Problems are opportunities. Hence I read with interest this story in the Globe and Mail about Honk. There you go, the Uber of parking, and since it’s a platform for the sharing economy it’s messing with old formulas turning city planning into a big question mark. The Toronto Parking Authority is being challenged because the app unlocks a huge inventory of parking that previously was unseen but worse, the app enables a new convenience, reserve a spot.

How much more likely are people to drive downtown if they knew there was a parking spot waiting for them? How much parking is actually available at any given time?

Although people talk about the effects of driverless cars having a massive impact, which they will, their impact is still years away, Honk is happening now, along with Turo and Uber.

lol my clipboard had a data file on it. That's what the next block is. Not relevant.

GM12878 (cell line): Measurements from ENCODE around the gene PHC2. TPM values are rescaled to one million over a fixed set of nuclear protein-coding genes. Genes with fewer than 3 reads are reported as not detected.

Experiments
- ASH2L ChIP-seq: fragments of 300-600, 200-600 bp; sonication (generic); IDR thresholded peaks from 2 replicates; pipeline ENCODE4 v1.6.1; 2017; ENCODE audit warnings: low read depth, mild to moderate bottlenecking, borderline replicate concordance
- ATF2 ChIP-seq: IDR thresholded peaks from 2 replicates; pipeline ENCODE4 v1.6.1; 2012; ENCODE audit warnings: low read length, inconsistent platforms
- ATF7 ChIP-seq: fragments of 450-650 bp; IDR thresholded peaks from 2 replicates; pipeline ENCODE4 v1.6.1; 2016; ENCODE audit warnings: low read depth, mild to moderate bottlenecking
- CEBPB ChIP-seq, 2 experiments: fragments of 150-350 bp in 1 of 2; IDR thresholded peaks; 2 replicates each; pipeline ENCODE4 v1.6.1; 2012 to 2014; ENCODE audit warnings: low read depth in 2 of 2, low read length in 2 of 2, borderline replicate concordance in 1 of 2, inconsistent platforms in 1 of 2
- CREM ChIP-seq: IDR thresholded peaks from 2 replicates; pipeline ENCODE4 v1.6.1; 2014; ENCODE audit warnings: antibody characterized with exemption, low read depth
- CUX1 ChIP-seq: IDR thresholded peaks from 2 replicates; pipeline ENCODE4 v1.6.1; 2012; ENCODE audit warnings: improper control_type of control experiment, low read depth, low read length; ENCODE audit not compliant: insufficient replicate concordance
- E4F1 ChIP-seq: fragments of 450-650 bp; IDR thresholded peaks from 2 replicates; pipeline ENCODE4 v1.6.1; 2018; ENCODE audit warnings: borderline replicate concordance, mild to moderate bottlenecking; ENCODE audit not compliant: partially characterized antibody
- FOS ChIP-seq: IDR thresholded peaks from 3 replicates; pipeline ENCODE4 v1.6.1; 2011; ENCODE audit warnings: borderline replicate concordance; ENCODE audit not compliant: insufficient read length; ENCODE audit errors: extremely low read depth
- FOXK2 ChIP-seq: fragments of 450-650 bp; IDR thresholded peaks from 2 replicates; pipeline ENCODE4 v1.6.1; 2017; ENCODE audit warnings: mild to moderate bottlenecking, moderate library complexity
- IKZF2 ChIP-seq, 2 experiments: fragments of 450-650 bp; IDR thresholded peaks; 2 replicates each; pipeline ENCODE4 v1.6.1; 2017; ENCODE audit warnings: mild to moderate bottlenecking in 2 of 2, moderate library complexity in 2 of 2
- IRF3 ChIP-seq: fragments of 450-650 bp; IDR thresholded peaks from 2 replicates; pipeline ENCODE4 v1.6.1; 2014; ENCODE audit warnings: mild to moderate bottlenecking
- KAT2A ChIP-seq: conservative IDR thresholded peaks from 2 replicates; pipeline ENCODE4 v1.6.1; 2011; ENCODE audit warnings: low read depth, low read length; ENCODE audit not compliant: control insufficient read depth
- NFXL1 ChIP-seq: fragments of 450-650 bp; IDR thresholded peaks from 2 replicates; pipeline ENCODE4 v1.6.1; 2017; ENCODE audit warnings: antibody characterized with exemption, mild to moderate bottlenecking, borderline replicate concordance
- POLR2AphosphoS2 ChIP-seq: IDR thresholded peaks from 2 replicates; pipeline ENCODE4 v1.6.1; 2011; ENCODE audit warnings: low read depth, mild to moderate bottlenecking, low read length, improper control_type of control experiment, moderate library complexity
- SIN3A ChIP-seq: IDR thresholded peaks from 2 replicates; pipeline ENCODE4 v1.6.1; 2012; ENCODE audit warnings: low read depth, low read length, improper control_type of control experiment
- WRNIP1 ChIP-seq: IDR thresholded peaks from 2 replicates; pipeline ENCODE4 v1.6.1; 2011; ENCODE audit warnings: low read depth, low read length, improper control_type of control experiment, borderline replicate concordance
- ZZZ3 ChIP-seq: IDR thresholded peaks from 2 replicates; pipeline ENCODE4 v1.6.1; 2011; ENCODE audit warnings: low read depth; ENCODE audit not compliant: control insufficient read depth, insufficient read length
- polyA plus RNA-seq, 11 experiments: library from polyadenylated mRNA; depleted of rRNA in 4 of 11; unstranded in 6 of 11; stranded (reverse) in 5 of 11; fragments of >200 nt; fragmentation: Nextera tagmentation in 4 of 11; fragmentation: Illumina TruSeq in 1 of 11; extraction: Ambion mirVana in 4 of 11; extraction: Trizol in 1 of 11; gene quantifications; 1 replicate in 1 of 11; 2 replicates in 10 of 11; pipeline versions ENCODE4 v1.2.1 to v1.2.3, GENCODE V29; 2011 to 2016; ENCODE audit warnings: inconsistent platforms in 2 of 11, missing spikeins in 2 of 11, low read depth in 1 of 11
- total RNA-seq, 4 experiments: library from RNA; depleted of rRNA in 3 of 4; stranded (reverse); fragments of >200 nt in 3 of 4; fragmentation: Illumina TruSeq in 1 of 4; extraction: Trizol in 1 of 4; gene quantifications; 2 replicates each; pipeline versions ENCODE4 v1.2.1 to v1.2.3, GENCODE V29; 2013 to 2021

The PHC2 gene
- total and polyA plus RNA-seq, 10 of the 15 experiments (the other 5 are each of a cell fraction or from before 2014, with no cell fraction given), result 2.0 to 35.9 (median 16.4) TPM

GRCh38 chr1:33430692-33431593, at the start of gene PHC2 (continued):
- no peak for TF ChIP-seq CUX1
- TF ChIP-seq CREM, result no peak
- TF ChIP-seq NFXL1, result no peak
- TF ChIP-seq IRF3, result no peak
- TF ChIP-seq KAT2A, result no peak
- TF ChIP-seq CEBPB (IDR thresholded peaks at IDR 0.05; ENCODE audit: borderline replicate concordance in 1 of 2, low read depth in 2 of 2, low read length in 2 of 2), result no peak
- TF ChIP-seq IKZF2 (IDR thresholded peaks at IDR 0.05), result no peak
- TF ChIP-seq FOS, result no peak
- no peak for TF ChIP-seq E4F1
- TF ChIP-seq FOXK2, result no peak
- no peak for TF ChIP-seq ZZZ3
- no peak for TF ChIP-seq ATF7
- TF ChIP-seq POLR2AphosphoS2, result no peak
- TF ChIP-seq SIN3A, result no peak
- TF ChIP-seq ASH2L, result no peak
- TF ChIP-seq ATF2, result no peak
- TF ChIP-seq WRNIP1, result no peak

Cities are really having a tough time with these platforms but that does need to be the case. The first step is to realize that the structures and capabilities currently in place must stop. Then new regulations/licences re-issued and the playing field love set for all players. For cabbies, the city needs to buy back all the plates, then new regulations come in place along with Uber or Lyft being licensed as the dispatch system for all drivers under city rules. For parking, it means selling off the TPA, and licensing Honk (or one of its competitors) as the only parking authority across all lots.

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Broadview Ave plan passes at TEYCC

Today the Toronto and East York Community Council passed the Broadview Avenue planning study. The study will head to City Council on June 2, 2016.